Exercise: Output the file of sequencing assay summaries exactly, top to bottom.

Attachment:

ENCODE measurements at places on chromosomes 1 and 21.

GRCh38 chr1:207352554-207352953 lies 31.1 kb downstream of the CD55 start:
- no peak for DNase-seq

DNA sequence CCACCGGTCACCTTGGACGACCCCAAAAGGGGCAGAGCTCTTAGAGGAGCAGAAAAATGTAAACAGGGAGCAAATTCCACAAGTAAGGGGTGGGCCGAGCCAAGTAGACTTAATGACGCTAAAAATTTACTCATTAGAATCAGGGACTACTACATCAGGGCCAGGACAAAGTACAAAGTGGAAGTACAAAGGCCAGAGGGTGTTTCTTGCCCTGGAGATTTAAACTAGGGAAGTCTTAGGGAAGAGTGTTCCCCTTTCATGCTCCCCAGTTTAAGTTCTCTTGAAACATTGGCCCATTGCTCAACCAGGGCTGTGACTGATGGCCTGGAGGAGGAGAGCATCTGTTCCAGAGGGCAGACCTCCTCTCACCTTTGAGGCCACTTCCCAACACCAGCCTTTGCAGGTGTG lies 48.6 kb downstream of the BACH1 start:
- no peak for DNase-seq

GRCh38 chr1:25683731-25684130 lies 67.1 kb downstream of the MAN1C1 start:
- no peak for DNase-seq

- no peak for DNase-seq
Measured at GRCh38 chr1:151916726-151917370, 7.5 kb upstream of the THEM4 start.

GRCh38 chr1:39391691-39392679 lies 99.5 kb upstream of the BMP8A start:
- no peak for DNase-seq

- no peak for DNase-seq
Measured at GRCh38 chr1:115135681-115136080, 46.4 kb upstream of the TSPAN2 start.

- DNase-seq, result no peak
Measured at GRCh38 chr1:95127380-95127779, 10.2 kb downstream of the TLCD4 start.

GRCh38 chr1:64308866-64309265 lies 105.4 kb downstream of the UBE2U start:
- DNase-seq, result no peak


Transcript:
ENCODE measurements at places on chromosomes 1 and 21.

GRCh38 chr1:207352554-207352953 lies 31.1 kb downstream of the CD55 start:
- no peak for DNase-seq

DNA sequence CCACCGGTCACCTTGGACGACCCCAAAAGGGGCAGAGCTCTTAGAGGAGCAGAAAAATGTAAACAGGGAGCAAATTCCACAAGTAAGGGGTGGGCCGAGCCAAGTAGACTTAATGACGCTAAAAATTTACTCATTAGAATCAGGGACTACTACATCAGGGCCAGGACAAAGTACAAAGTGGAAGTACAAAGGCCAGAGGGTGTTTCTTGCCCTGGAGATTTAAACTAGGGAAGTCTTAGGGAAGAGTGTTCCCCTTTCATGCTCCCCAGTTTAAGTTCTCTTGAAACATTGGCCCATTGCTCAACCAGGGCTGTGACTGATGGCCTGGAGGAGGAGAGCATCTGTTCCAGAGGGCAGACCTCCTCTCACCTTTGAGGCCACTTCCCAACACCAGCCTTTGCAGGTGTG lies 48.6 kb downstream of the BACH1 start:
- no peak for DNase-seq

GRCh38 chr1:25683731-25684130 lies 67.1 kb downstream of the MAN1C1 start:
- no peak for DNase-seq

- no peak for DNase-seq
Measured at GRCh38 chr1:151916726-151917370, 7.5 kb upstream of the THEM4 start.

GRCh38 chr1:39391691-39392679 lies 99.5 kb upstream of the BMP8A start:
- no peak for DNase-seq

- no peak for DNase-seq
Measured at GRCh38 chr1:115135681-115136080, 46.4 kb upstream of the TSPAN2 start.

- DNase-seq, result no peak
Measured at GRCh38 chr1:95127380-95127779, 10.2 kb downstream of the TLCD4 start.

GRCh38 chr1:64308866-64309265 lies 105.4 kb downstream of the UBE2U start:
- DNase-seq, result no peak